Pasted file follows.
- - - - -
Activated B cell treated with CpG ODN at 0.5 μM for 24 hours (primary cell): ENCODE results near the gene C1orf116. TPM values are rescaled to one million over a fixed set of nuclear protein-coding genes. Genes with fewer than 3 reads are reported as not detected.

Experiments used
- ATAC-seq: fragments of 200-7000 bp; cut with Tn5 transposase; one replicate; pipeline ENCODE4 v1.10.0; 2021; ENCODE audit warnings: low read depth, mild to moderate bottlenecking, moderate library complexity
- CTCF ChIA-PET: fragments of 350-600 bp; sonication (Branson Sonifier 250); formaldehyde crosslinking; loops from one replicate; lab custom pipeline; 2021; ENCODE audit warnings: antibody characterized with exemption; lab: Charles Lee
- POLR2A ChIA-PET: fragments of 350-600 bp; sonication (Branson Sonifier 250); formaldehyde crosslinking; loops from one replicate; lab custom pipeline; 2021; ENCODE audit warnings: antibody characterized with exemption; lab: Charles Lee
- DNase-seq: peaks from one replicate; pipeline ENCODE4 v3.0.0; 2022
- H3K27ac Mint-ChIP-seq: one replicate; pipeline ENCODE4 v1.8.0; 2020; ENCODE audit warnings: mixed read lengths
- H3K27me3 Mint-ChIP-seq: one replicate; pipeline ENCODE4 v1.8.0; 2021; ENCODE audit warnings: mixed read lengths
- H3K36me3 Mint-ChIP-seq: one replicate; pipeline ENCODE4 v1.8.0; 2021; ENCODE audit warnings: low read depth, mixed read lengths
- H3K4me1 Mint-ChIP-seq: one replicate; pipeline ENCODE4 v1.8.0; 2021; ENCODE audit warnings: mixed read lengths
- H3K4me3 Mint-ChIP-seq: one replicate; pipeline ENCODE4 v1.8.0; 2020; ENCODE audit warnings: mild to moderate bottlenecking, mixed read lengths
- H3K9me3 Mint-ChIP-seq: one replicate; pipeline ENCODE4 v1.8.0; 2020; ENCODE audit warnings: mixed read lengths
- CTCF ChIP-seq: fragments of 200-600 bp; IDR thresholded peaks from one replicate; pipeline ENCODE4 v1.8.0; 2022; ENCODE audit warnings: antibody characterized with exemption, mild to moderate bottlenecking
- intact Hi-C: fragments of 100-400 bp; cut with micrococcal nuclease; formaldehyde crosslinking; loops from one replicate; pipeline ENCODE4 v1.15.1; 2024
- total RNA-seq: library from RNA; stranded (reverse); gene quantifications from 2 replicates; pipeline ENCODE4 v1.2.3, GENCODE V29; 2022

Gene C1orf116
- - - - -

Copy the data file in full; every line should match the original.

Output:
Activated B cell treated with CpG ODN at 0.5 μM for 24 hours (primary cell): ENCODE results near the gene C1orf116. TPM values are rescaled to one million over a fixed set of nuclear protein-coding genes. Genes with fewer than 3 reads are reported as not detected.

Experiments used
- ATAC-seq: fragments of 200-7000 bp; cut with Tn5 transposase; one replicate; pipeline ENCODE4 v1.10.0; 2021; ENCODE audit warnings: low read depth, mild to moderate bottlenecking, moderate library complexity
- CTCF ChIA-PET: fragments of 350-600 bp; sonication (Branson Sonifier 250); formaldehyde crosslinking; loops from one replicate; lab custom pipeline; 2021; ENCODE audit warnings: antibody characterized with exemption; lab: Charles Lee
- POLR2A ChIA-PET: fragments of 350-600 bp; sonication (Branson Sonifier 250); formaldehyde crosslinking; loops from one replicate; lab custom pipeline; 2021; ENCODE audit warnings: antibody characterized with exemption; lab: Charles Lee
- DNase-seq: peaks from one replicate; pipeline ENCODE4 v3.0.0; 2022
- H3K27ac Mint-ChIP-seq: one replicate; pipeline ENCODE4 v1.8.0; 2020; ENCODE audit warnings: mixed read lengths
- H3K27me3 Mint-ChIP-seq: one replicate; pipeline ENCODE4 v1.8.0; 2021; ENCODE audit warnings: mixed read lengths
- H3K36me3 Mint-ChIP-seq: one replicate; pipeline ENCODE4 v1.8.0; 2021; ENCODE audit warnings: low read depth, mixed read lengths
- H3K4me1 Mint-ChIP-seq: one replicate; pipeline ENCODE4 v1.8.0; 2021; ENCODE audit warnings: mixed read lengths
- H3K4me3 Mint-ChIP-seq: one replicate; pipeline ENCODE4 v1.8.0; 2020; ENCODE audit warnings: mild to moderate bottlenecking, mixed read lengths
- H3K9me3 Mint-ChIP-seq: one replicate; pipeline ENCODE4 v1.8.0; 2020; ENCODE audit warnings: mixed read lengths
- CTCF ChIP-seq: fragments of 200-600 bp; IDR thresholded peaks from one replicate; pipeline ENCODE4 v1.8.0; 2022; ENCODE audit warnings: antibody characterized with exemption, mild to moderate bottlenecking
- intact Hi-C: fragments of 100-400 bp; cut with micrococcal nuclease; formaldehyde crosslinking; loops from one replicate; pipeline ENCODE4 v1.15.1; 2024
- total RNA-seq: library from RNA; stranded (reverse); gene quantifications from 2 replicates; pipeline ENCODE4 v1.2.3, GENCODE V29; 2022

Gene C1orf116